Set study goals

Setting study goals will help you plan, focus and use your time for study effectively. If you set goals and stick to them you will be more likely to stay motivated and achieve success in your studies.

Set SMART goals

If you’re planning a study session, starting an assessment or getting ready to study for an exam, setting SMART goals will help you focus your time and avoid distraction. SMART stands for:

SMART Goals diagram - specific, measurable, achievable, relevant


This means deciding exactly what you will do and what you want to achieve. For example, 'Complete Modules 1 and 2' is more specific than 'Read the first part of the learning material'.


How will you track your progress or know you have achieved your goal? For example, if your goal is to ‘Complete Module 1 by Friday’ you can measure if you have achieved it.


Make sure that what you have planned is realistic and achievable in the time you have.


Make sure the goal aligns with your overall goals and objectives. For example, will it help you complete your assessment or stay on track with your overall study plan?


This means giving your goal a realistic deadline.

Tip – Display your goals somewhere prominent to remind you of them. This will help reinforce your goals and you can reward yourself as you tick them off.


Watch the video to learn more about goal setting and motivation.


Some SMART examples

Example 1

Goal - I will follow the course study guide for how far through the course materials I need to be each week.

  • Specific: Every Monday I’ll check the course study guide to see what I need to cover and plan how to complete the work.
  • Measurable: I will know how many modules I will need to work through each week.
  • Achievable: I can tick off each module as I do them.
  • Relevant: The work I’m planning will be based on what is recommended for my course.
  • Time bound: Every Monday.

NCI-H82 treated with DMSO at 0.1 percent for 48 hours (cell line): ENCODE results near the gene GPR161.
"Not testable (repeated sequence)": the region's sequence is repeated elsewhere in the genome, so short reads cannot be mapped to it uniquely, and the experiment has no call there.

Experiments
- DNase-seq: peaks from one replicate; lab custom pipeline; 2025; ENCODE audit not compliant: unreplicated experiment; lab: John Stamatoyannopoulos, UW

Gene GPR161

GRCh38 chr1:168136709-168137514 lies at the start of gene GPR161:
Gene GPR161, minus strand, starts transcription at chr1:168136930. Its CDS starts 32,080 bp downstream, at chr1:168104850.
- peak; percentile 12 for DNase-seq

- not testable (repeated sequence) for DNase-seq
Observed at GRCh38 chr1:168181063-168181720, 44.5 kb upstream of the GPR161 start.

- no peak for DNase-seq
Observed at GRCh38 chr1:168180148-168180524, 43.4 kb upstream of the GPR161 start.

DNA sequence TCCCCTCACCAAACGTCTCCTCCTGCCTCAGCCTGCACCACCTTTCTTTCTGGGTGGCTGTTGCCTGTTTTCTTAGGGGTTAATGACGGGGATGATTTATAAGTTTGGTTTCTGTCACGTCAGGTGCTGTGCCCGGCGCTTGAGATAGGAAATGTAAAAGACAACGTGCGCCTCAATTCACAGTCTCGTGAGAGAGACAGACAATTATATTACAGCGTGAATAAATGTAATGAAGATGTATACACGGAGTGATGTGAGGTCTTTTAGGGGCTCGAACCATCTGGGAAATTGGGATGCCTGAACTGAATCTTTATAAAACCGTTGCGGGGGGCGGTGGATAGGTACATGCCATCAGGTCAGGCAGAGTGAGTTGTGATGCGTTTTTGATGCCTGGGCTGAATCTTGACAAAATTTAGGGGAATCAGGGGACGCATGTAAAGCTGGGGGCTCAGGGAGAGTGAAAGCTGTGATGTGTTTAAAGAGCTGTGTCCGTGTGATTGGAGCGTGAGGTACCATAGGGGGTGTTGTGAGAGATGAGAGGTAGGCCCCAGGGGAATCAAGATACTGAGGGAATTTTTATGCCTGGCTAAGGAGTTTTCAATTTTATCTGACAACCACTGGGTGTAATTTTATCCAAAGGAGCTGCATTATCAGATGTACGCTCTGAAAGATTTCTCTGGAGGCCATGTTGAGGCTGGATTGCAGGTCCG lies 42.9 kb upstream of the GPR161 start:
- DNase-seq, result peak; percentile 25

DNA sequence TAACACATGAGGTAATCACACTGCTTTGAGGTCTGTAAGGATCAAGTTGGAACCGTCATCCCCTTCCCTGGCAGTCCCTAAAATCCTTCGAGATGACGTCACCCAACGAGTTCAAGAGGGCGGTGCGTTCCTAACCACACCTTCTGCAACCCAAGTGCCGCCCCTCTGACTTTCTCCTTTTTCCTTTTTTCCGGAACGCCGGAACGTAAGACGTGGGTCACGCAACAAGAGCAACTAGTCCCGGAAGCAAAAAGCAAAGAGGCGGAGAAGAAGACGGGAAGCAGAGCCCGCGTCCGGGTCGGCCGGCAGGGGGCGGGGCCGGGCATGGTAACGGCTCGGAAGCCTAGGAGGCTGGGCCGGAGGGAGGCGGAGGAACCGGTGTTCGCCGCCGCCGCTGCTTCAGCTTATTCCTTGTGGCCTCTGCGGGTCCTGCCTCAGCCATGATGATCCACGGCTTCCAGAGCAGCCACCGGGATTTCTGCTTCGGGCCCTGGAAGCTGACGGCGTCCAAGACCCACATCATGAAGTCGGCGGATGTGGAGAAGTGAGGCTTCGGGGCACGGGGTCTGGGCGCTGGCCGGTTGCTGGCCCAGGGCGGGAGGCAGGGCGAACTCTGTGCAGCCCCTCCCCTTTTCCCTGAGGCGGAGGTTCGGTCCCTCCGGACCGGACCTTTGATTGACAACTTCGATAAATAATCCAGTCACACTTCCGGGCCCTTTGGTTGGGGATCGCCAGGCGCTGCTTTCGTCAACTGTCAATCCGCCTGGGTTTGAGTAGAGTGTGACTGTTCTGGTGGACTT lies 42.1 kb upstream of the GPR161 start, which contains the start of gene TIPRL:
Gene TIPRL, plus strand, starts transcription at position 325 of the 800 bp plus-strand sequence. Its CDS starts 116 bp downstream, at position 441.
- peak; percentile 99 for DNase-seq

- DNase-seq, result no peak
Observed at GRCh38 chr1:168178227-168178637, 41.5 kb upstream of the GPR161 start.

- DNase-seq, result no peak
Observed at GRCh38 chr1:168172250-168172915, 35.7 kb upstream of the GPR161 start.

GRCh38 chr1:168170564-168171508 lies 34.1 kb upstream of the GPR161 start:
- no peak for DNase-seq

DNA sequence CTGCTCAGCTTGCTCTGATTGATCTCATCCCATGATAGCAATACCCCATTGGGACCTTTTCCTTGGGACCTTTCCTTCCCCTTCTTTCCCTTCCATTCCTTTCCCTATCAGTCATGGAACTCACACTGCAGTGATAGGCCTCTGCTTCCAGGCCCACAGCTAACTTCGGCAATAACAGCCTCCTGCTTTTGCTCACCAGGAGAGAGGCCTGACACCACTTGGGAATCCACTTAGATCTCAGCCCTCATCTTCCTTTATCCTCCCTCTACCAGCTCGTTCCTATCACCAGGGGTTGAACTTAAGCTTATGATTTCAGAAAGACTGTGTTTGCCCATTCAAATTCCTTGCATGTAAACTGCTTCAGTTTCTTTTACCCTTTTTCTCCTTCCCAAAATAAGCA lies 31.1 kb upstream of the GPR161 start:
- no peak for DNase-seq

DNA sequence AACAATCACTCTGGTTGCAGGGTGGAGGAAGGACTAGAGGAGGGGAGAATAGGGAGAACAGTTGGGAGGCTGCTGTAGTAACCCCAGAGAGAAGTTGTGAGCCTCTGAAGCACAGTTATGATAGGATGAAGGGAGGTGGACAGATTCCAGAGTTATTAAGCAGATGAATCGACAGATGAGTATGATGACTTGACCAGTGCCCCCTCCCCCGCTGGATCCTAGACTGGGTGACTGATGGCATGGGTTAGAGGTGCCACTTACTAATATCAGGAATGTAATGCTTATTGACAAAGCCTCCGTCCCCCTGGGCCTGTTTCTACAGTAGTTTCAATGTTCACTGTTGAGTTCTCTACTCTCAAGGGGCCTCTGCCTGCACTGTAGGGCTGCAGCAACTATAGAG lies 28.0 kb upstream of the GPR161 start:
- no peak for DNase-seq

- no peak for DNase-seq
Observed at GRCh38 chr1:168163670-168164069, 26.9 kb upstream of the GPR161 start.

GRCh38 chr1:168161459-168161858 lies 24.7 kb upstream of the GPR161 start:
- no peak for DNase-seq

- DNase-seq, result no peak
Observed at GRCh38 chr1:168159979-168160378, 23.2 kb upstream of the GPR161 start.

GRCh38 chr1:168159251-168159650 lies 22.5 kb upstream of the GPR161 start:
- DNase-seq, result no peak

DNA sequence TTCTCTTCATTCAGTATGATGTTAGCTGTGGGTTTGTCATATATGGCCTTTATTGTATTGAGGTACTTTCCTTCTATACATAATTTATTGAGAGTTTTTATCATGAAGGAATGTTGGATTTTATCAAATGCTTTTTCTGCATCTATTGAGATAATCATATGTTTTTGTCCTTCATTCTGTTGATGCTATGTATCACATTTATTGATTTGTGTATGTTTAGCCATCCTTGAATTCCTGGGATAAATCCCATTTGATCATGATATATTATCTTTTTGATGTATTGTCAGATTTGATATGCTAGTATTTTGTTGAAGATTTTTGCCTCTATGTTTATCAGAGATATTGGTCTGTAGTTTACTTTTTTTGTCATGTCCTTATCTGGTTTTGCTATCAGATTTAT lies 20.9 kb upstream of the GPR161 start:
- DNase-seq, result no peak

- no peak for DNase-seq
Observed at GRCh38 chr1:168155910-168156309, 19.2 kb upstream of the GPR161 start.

Example 2

Goal – I will finish the first draft of my essay by Friday so I can review it on Monday.

  • Specific: I will follow my plan and finish my first draft of the essay.
  • Measurable: I have three sections to finish.
  • Achievable: I have time to complete the last three sections.
  • Relevant: I need to submit this essay as part of the course requirements.
  • Time-bound: I’ll do it by Friday.


Remember to reward yourself

Studying can be tough, especially if you are fitting it in around work, whānau and other commitments. So, when you achieve a goal make sure you reward yourself for your hard work.

Whether it’s finishing a module of your course, starting your assessment or submitting it for marking, passing an exam, or achieving your study goals for the week, make sure you celebrate your achievements.

Big or small, they all get you one step closer to your overall goal!

… always celebrate the small wins as these lead to bigger successes. Whether it’s reading a textbook chapter, submitting an assignment or finishing an exam, these are all part of the journey and should be savoured as evidence of progress

Jeff Goss - Open Polytechnic graduate


Need help to set study goals?

If you want to talk to someone about getting started with your learning and setting study goals, our Student Mentor team are here to support you with your study journey. Get in touch to book a session:

  • 0508 650 200

If you prefer you can ask to talk to a Māori or Pasifika mentor.